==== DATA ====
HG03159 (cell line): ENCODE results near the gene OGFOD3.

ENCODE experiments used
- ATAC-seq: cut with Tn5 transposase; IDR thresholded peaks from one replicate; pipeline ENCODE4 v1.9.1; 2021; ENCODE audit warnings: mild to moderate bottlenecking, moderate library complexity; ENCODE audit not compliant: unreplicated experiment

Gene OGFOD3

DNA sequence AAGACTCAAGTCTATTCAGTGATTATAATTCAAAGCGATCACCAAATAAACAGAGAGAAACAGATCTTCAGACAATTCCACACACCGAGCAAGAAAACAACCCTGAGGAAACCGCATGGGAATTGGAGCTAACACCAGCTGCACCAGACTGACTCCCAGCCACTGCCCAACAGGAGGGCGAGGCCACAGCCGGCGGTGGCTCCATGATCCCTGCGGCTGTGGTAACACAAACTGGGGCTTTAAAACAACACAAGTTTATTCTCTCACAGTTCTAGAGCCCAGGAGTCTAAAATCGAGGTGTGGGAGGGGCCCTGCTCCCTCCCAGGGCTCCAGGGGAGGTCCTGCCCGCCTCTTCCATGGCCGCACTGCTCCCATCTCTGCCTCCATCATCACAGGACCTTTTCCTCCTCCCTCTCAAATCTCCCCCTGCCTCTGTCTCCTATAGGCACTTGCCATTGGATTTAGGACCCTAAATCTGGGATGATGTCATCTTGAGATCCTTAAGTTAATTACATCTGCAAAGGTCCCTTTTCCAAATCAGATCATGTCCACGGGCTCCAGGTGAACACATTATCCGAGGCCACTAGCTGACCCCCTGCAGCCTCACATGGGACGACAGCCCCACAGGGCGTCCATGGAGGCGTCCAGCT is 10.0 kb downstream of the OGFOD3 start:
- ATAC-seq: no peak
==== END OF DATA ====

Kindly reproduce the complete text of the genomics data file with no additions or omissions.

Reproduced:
HG03159 (cell line): ENCODE results near the gene OGFOD3.

ENCODE experiments used
- ATAC-seq: cut with Tn5 transposase; IDR thresholded peaks from one replicate; pipeline ENCODE4 v1.9.1; 2021; ENCODE audit warnings: mild to moderate bottlenecking, moderate library complexity; ENCODE audit not compliant: unreplicated experiment

Gene OGFOD3

DNA sequence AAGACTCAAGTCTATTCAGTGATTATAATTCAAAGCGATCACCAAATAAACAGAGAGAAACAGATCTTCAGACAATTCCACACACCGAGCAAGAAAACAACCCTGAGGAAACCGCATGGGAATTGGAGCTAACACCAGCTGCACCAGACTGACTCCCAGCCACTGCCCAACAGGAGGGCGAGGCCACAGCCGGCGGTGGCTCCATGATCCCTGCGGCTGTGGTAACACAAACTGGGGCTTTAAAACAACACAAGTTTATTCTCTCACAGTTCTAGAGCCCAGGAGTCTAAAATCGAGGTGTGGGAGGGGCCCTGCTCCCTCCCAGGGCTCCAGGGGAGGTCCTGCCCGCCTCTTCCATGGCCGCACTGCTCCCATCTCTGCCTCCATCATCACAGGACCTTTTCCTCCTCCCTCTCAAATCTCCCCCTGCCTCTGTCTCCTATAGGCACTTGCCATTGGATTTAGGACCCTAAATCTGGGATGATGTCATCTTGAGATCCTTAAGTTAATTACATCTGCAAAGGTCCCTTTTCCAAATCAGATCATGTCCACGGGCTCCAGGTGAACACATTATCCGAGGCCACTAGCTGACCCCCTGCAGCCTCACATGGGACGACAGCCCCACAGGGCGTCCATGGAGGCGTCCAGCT is 10.0 kb downstream of the OGFOD3 start:
- ATAC-seq: no peak